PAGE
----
The Environment Act 2021: 45 things you need to know

The Environment Act 2021 has just become law. Photograph: Thorsten Nilson/Getty Images


1 DEFRA refused to adopt more robust independence for the new green watchdog

The Environment Act establishes the Office for Environmental Protection (OEP), the new green watchdog for England and Northern Ireland - subject to the Northern Ireland Assembly approving it. It is intended to hold public authorities, including ministers, to account if they fail to comply with environmental law. The OEP’s independence from the English and Northern Irish governments was a sticking point throughout the Act’s three year passage through parliament, right up to the final moments of debate

2 Critics are particularly deflated about this ‘glaring omission’ 

Lord Krebs, who tabled amendments seeking to give the OEP “complete discretion” in carrying out its functions told ENDS: “I fought hard, with support from across the House of Lords, for the commitment to independence of the OEP to be more explicitly spelled out on the face of the Bill”. Environment minister Lord Goldsmith verbally committed to operational independence of the watchdog in the final debate, but it has not reassured everyone. Kyle Lischak, from environmental law charity ClientEarth, said that the Act’s environmental governance provisions were “especially disappointing”.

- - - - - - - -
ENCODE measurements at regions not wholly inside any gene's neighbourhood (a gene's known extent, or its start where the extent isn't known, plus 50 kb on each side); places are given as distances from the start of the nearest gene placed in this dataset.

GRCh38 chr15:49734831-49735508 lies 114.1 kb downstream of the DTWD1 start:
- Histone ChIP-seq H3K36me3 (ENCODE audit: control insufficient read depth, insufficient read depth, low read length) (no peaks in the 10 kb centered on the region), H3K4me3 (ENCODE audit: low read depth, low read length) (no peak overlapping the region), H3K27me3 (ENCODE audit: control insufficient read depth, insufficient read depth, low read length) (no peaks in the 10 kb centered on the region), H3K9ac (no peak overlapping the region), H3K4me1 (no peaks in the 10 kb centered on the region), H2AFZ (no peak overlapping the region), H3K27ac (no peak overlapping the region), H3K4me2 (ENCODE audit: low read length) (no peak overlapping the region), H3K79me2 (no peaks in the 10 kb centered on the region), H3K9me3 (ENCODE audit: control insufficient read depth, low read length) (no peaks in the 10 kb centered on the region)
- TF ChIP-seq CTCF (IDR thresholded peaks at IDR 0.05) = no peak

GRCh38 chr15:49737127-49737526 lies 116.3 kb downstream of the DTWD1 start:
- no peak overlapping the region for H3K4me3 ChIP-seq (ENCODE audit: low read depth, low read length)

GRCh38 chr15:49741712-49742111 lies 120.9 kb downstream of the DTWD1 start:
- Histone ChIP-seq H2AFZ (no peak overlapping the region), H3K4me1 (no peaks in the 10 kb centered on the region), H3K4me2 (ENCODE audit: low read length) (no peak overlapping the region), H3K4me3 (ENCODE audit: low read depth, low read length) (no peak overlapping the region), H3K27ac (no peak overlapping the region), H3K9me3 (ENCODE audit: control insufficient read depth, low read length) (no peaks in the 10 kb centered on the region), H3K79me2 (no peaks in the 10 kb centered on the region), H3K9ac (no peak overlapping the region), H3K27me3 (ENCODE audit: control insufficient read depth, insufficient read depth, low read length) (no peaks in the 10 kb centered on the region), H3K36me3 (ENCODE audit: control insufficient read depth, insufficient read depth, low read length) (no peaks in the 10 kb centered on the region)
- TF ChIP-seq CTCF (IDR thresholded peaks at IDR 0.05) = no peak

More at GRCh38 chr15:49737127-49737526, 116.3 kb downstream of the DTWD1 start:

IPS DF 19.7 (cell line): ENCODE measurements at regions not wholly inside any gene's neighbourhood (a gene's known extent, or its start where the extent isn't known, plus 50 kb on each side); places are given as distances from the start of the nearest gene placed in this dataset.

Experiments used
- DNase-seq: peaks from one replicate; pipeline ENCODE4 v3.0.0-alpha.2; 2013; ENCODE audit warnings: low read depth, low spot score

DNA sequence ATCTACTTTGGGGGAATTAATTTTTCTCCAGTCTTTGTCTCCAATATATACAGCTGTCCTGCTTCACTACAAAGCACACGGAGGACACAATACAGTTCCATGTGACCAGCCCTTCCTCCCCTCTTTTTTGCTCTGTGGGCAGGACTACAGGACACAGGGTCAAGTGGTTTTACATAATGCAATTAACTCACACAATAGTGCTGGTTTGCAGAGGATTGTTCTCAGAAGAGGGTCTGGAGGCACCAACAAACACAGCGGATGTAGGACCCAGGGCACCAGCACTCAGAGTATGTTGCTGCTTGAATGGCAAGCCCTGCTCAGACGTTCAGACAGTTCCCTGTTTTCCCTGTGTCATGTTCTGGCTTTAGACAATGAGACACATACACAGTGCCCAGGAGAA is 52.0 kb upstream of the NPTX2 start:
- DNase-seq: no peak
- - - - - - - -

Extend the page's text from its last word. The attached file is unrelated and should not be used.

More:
3 The government argued that it needed to ensure the OEP’s accountability

The government argued through debates that it needed to have some guidance power over the OEP to ensure its accountability. Dame Glenys Stacey, chair of the OEP has always fiercely defended the watchdog’s independence, commenting today: “We are well underway with establishing a functionally independent, fully operational OEP from early in the new year”. George Eustice, environment secretary, has welcomed the act’s passing saying that it “will deliver the most ambitious environmental programme of any country on earth...We are setting an example for the rest of the world to follow.